Wherein, a NOBO hike puts you close to food, civilization, and perhaps a big party if you plan it right. Chris is right above and the desert is something that can be a beautiful thing providing you know how to find water, hike early and late and not in the middle of the day, and like to sleep out under the stars as well as different animals, plants, everything.
    I went out and did some practice hikes in the AZ desert before my 1st PCT thru and learned a lot about the desert. It is one of my preferred places to hike now providing it is not summer or too hot.
    Anyway, keep researching the pros and cons and it's up to you and your hiking priorities. most importantly, have fun.

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    Where is a good source for information? The only significant experience I have in the outdoors is a pretty standard nobo on the AT and other good-weather trips. I don't know a thing about mountaineering, or the desert, and I won't get a chance to take a practice trip before I hit the trail. I don't know how to find water in the desert, etc.
    One thing the AT taught me was that it is possile to learn skills as you go--but only if you have put yourself into the position to do so by reearching, bringing the proper gear, taking proper saftey precautions, and most importantly respecting the gravity of the position that you put yourself in.
    The only thing I know that I can do form the above is make the miles.
    Thankfully I still have more than a few months to learn what I need to know.

  5. #5

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    Where is a good source for information?
    http://www.pcta.org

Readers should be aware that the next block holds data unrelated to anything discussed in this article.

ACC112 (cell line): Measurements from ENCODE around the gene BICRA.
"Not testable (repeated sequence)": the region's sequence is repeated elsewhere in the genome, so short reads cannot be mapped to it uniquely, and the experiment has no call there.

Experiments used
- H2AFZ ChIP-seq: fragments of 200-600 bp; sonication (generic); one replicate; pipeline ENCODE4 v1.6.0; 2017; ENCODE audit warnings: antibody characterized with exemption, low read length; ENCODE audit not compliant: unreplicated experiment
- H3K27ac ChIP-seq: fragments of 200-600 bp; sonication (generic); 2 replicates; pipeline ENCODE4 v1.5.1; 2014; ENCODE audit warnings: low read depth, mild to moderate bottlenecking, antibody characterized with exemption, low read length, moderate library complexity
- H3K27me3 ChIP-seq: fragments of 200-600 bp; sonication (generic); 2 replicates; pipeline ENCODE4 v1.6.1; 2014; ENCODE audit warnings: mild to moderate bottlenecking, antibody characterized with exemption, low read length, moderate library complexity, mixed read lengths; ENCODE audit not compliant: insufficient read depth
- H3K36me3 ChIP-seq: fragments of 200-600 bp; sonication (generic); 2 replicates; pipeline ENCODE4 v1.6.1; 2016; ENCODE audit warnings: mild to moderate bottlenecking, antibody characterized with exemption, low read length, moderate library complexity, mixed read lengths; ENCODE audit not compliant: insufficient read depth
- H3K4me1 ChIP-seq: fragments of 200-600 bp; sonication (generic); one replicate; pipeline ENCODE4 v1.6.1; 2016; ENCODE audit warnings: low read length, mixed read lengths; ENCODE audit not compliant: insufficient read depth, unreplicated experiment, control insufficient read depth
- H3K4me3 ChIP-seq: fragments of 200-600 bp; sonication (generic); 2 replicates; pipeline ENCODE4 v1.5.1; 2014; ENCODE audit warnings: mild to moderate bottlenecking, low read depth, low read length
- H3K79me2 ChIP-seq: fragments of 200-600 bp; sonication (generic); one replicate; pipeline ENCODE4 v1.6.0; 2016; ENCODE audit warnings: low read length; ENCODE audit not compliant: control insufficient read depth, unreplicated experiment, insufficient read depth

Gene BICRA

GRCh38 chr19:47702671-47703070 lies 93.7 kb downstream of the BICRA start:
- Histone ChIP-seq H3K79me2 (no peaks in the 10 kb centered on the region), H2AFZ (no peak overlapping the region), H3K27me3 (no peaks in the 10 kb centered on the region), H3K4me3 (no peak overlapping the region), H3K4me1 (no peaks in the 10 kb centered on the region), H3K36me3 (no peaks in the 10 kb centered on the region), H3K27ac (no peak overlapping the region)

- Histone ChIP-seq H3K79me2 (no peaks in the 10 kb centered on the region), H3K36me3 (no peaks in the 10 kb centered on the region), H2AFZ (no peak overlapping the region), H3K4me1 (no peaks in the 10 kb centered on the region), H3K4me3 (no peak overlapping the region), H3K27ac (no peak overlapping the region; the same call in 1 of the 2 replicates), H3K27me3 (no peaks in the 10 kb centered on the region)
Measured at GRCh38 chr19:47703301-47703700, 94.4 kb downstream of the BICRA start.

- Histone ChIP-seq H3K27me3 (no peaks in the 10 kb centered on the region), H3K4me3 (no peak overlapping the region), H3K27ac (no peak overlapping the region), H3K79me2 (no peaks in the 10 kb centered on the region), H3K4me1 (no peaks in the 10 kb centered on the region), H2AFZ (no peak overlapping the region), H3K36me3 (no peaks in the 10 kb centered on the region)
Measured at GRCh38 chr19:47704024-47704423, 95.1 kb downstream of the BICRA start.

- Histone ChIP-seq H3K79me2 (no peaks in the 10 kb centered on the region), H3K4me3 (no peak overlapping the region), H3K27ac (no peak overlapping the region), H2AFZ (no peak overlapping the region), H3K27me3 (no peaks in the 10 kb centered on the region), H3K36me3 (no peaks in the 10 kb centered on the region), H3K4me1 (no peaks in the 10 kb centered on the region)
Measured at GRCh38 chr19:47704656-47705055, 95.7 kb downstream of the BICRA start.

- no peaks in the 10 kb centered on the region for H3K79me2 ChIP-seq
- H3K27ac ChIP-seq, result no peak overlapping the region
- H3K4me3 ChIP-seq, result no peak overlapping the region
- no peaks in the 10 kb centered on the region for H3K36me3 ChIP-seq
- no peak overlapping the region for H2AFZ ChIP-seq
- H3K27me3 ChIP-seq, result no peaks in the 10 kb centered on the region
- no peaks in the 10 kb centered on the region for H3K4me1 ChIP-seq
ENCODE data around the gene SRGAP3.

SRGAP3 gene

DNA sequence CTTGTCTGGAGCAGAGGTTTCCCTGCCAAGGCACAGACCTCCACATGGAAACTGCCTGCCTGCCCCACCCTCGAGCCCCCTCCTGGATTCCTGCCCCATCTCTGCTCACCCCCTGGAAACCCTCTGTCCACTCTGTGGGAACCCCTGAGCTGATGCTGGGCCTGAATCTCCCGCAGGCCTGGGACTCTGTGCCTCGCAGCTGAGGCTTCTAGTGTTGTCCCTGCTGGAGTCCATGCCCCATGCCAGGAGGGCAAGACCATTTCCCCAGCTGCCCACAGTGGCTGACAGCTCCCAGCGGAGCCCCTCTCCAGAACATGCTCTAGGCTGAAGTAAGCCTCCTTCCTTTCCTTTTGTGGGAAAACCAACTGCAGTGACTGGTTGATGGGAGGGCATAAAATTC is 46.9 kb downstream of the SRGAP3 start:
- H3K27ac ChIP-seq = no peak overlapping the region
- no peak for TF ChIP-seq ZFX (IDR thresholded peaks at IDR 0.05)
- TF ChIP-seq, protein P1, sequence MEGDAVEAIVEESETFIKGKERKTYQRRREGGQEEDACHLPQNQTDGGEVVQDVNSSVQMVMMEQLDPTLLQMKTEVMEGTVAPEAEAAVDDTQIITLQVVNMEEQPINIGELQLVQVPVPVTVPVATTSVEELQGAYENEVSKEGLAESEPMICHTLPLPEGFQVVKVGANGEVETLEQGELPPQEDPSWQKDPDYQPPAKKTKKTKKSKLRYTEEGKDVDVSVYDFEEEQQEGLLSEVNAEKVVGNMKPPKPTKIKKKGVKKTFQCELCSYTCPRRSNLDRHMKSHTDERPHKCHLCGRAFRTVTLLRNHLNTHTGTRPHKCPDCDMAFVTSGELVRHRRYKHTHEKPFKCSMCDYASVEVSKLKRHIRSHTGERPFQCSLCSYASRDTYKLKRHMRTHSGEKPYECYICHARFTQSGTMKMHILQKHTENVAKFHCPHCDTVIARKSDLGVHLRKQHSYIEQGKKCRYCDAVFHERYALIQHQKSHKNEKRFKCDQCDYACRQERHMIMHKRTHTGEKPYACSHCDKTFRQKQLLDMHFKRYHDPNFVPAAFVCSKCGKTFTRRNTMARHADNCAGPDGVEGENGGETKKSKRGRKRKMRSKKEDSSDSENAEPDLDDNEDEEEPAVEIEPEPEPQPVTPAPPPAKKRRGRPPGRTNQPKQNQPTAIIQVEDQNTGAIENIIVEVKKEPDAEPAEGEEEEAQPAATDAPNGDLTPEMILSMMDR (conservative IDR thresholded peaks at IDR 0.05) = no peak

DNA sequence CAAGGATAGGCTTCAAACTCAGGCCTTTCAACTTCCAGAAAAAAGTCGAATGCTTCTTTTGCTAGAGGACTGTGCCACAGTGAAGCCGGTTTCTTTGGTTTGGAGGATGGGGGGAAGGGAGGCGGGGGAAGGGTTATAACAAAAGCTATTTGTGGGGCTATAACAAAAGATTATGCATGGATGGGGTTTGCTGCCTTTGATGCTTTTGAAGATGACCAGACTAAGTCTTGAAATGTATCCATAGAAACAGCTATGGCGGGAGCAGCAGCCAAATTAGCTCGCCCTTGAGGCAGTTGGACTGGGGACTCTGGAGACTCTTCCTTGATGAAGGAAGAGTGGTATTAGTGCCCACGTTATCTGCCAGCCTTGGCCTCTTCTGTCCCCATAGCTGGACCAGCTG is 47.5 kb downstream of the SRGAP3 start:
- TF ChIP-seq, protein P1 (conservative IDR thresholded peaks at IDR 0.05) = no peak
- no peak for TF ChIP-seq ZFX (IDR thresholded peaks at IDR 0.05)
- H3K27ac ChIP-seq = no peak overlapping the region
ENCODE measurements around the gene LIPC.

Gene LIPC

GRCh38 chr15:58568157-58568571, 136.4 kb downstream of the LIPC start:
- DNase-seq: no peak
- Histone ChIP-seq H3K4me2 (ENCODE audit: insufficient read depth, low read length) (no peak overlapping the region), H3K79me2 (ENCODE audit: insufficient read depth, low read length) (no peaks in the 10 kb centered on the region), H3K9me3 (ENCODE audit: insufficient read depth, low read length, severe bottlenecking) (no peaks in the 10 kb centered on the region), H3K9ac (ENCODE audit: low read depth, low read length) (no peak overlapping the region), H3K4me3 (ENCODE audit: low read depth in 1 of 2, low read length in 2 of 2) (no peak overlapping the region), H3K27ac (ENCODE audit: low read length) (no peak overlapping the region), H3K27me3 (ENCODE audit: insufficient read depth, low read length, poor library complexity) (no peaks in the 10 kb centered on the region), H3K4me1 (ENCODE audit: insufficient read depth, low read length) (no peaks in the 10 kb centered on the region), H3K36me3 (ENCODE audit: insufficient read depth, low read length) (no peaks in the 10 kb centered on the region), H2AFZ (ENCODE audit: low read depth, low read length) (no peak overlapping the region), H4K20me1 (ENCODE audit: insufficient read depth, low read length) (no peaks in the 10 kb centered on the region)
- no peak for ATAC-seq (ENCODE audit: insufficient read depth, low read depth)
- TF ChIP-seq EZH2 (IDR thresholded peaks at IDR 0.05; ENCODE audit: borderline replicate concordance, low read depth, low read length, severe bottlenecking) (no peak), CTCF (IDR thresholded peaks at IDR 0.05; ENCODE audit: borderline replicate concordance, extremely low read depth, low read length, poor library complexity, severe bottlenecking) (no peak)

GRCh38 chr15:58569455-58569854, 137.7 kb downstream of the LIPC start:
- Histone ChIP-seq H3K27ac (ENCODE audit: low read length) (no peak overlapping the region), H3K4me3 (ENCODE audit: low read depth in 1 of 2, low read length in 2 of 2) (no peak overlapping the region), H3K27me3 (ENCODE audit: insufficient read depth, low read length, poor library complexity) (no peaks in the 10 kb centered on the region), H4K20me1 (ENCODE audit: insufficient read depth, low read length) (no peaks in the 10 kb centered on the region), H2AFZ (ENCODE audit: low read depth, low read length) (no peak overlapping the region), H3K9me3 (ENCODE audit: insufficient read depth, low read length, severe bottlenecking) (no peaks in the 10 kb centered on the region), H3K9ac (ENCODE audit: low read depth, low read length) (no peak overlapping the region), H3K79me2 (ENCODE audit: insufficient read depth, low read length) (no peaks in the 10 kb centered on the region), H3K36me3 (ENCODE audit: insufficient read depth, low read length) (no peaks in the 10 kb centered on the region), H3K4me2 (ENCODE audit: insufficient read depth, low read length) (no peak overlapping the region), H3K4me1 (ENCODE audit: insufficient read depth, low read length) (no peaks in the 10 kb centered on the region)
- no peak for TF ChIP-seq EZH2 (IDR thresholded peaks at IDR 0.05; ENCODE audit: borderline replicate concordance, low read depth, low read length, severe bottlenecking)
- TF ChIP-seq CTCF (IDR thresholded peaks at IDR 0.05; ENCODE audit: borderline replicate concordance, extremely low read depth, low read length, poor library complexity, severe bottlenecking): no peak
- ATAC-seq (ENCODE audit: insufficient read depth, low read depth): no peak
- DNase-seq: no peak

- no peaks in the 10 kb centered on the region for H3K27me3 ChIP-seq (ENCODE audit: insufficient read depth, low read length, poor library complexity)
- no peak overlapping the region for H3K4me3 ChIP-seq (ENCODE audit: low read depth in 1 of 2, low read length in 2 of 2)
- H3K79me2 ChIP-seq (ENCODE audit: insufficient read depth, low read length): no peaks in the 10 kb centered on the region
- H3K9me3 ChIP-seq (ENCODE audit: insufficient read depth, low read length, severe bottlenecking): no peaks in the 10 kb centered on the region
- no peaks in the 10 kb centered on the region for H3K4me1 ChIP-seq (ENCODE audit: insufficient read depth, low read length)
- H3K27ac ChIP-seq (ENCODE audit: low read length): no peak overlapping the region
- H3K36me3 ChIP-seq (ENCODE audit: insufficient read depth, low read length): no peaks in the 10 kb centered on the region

http://mailman.backcountry.net/mailman/listinfo/pct-l

    Basically you need the 4 guidebooks that include maps and the databook.

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    If you don't have much experience on snow and the winter here in Washington is normal, I wouldn't plan on leaving until late June or early July. The passes will still be buried in snow, and a lot of that snow will be hard pack. Route finding will be something of an issue as well.

    To give you some idea of what conditions might be like, take a look at:

    http://www.pierce.ctc.edu/faculty/cw...in3/index.html

    These are from Snoqualmie Pass around Memorial Day of this year. You go right through Snoqualmie Pass on the PCT. It is about 3000 feet in elevation and much further south than the border, which is also higher in elevation.

    Or, try

    http://www.pierce.ctc.edu/faculty/cw...ise/index.html

    These in mid June on the south side of Rainier, a few miles west of where the PCT crosses through the park.


    The desert you'll figure out really fast. Watch Lawrence of Arabia a few times (I'm serious!) and you'll get the general idea: Water is way important, cover up from the sun, and be prepared to rest a lot during the day. I found I could hike through the heat of the day just fine as long as I slowed my pace and drank a lot of water. Also, as Fiddlehead mentioned, get up and hike early. Early means like 5:30 or 6. You'll put in 10 miles before 10 without too much effort and the air is nice and cool. Around 5 things start to cool off again. Hiking in the Mojave while the sun is going down is one of the great experiences in life.

  7. #7

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    I know this is an old thread but for anyone thinking Pct Sobo I say go for it. We did a Sobo, just Wa and Or, but really loved to solitude. I would do a thru again Sobo for sure. A very different experience from going North.

  8. #8
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    I think I remember Jardine saying sobo

  9. #9

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    it was VERY different from the busy nobo. I also really enjoyed hiking thru the Cascades in the early summer. Gorgeous .

  10. #10

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    Quote Originally Posted by yappy View Post